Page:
I’ve said before, but I have to gush again and say I can’t ask for better teammates. Although we do get down with the overwhelming demands on us, being slammed into high stakes testing and Common Core, other challenges that pull us down, and the increasing needs of our kids, at the heart of teaching our beliefs are the same. We wrestle each marking period with “putting kids in a box” – it’s just so defining and truthfully at times can be obsessive for children and parents, causing them to lose sight of what was accomplished, overcome, or improved. We focus on our kids’ strengths and bounce ideas off each other about improving their struggles. We peer coach and give each other suggestions and feedback; not numbers and scores. We focus on insight and reflection and ask our kids to do the same. There are many days when I watch the kids’ faces to see the understanding of and connection to what my notes say with suggestions to make improvement or congratulations on making progress. It’s a similar to a dancer, an artist or a craftsman – they’d NEVER receive a score, but instead specific, immediate feedback on their craft to become better at what they do.
We’ve spent the past few weeks on owl research; so many topics that have been tackled through this inquiry unit. I’ve watched some kids take on unbelievably challenging topics and others struggle through the simplest. But, how I approach either student is what makes the difference. For me to give one student an A when they reach their minimum is just as much an injustice as writing a D on the student who has reached his/her maximum, but is completing his job and putting his heart and soul into it, doing the absolutely best job he can and being pretty darned successful. The kids pull out their projects, find a sticky from me (I write directly in journals & learning logs, but not on final projects) with specific feedback and work incredibly hard to improve and make changes or sit back and smile with self-satisfaction knowing they’ve done their best and pushed themselves to do things that didn’t seem possible.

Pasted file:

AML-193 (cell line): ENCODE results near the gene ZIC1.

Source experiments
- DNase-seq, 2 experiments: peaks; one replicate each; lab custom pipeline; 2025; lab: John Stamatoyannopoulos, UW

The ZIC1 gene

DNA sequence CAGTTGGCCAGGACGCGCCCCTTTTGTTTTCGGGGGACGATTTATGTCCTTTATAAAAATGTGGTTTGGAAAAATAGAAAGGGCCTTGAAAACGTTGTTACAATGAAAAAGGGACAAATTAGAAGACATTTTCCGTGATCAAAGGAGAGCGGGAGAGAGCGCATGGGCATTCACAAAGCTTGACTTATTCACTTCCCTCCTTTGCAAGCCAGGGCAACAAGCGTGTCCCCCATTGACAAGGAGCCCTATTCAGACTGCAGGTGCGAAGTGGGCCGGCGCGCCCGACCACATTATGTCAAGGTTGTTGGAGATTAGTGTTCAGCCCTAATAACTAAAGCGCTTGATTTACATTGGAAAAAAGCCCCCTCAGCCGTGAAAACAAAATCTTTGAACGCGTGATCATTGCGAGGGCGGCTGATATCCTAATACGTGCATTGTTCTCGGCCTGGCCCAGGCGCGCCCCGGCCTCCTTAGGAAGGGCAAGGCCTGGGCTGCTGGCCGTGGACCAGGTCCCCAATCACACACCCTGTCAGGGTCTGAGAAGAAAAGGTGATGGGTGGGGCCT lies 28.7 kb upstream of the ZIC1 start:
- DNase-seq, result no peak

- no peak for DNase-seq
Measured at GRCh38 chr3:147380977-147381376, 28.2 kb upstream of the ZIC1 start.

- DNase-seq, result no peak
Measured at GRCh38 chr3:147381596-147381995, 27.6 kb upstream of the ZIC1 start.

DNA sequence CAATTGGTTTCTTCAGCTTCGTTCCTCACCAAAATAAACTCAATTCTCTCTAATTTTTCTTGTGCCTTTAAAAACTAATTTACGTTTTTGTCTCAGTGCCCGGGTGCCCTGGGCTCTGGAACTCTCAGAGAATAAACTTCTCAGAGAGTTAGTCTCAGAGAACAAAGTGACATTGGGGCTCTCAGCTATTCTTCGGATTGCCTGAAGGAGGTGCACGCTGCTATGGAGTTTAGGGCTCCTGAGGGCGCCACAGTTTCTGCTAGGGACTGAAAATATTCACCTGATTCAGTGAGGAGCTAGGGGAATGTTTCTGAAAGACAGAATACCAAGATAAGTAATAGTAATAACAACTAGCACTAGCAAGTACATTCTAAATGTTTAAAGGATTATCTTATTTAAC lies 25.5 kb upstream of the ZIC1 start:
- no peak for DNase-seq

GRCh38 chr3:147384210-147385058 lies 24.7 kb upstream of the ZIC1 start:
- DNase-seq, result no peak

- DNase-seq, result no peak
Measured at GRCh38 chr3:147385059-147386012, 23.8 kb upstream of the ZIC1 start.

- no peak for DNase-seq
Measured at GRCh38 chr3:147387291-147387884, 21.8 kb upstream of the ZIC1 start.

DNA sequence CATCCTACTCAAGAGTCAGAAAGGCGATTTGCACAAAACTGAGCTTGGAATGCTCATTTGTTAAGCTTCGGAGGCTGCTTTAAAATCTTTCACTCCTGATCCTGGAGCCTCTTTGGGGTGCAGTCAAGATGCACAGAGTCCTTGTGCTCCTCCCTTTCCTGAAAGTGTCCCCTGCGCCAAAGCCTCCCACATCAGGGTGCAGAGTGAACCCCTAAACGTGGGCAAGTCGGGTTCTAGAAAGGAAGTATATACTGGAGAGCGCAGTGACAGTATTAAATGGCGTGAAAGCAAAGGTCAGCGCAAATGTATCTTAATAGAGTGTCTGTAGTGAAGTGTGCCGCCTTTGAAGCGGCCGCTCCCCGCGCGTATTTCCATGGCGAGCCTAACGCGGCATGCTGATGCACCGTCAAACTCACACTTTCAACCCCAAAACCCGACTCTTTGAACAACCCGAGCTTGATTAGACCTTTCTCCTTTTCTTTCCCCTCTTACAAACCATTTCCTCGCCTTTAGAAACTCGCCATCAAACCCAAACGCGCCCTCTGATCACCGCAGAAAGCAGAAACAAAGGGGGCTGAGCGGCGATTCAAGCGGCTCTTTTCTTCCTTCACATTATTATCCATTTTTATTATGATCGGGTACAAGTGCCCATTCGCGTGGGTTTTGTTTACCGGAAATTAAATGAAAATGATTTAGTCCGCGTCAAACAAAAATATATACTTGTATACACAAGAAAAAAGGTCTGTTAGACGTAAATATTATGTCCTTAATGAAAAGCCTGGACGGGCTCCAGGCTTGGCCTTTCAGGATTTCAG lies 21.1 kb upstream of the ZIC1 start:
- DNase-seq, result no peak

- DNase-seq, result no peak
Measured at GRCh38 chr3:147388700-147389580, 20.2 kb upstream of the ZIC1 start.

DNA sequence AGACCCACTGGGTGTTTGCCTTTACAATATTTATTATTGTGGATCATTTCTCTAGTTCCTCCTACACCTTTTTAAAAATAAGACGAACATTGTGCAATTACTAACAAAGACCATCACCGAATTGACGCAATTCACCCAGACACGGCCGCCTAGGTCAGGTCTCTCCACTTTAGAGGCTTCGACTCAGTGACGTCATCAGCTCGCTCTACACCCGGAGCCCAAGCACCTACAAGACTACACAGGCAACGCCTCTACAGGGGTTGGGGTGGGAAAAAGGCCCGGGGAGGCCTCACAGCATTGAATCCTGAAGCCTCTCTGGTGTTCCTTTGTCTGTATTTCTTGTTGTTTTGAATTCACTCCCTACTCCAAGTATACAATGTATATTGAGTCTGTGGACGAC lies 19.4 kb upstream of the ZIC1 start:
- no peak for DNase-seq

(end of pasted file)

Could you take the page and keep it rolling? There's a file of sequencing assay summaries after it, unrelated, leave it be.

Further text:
Just today I asked my kids if they knew how they were doing in third grade. It was a 50/50 split of who did and didn’t – those who didn’t said it was because they didn’t have grades. I am heart sick to tell you that at eight years old they equate their learning, their worth to a number. A long conversation ensued and I told them if they wanted a grade I would give them a Z, an L, or a J or if they’d like a number I’d be happy to assign a 364, a 497, or even a 1,467. They giggled and started to realize that learning isn’t about a number and in fact how little a number can tell you. One sweet kiddo said, “You know Mrs. W, learning is about making your best even better. It has nothing to do with numbers or letters”. Ah, child.....your wisdom is beyond your years!